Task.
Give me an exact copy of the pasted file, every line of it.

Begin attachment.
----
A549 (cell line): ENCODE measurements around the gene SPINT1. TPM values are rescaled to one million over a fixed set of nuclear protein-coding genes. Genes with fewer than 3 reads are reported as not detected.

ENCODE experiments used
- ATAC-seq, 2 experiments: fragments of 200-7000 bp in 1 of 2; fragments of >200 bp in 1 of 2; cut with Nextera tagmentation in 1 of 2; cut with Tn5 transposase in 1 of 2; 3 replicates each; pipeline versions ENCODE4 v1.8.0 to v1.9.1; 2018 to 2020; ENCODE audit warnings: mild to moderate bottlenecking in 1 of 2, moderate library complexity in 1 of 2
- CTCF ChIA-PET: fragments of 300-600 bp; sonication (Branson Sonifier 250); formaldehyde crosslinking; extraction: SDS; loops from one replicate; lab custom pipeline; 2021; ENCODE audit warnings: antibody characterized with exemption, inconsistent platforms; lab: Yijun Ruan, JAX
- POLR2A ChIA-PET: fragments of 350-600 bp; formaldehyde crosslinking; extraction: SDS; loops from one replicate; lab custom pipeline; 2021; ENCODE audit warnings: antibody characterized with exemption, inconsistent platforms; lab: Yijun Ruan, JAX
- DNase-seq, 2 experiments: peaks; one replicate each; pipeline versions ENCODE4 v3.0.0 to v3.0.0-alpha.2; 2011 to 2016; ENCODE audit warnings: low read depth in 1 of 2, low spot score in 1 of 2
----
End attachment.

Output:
A549 (cell line): ENCODE measurements around the gene SPINT1. TPM values are rescaled to one million over a fixed set of nuclear protein-coding genes. Genes with fewer than 3 reads are reported as not detected.

ENCODE experiments used
- ATAC-seq, 2 experiments: fragments of 200-7000 bp in 1 of 2; fragments of >200 bp in 1 of 2; cut with Nextera tagmentation in 1 of 2; cut with Tn5 transposase in 1 of 2; 3 replicates each; pipeline versions ENCODE4 v1.8.0 to v1.9.1; 2018 to 2020; ENCODE audit warnings: mild to moderate bottlenecking in 1 of 2, moderate library complexity in 1 of 2
- CTCF ChIA-PET: fragments of 300-600 bp; sonication (Branson Sonifier 250); formaldehyde crosslinking; extraction: SDS; loops from one replicate; lab custom pipeline; 2021; ENCODE audit warnings: antibody characterized with exemption, inconsistent platforms; lab: Yijun Ruan, JAX
- POLR2A ChIA-PET: fragments of 350-600 bp; formaldehyde crosslinking; extraction: SDS; loops from one replicate; lab custom pipeline; 2021; ENCODE audit warnings: antibody characterized with exemption, inconsistent platforms; lab: Yijun Ruan, JAX
- DNase-seq, 2 experiments: peaks; one replicate each; pipeline versions ENCODE4 v3.0.0 to v3.0.0-alpha.2; 2011 to 2016; ENCODE audit warnings: low read depth in 1 of 2, low spot score in 1 of 2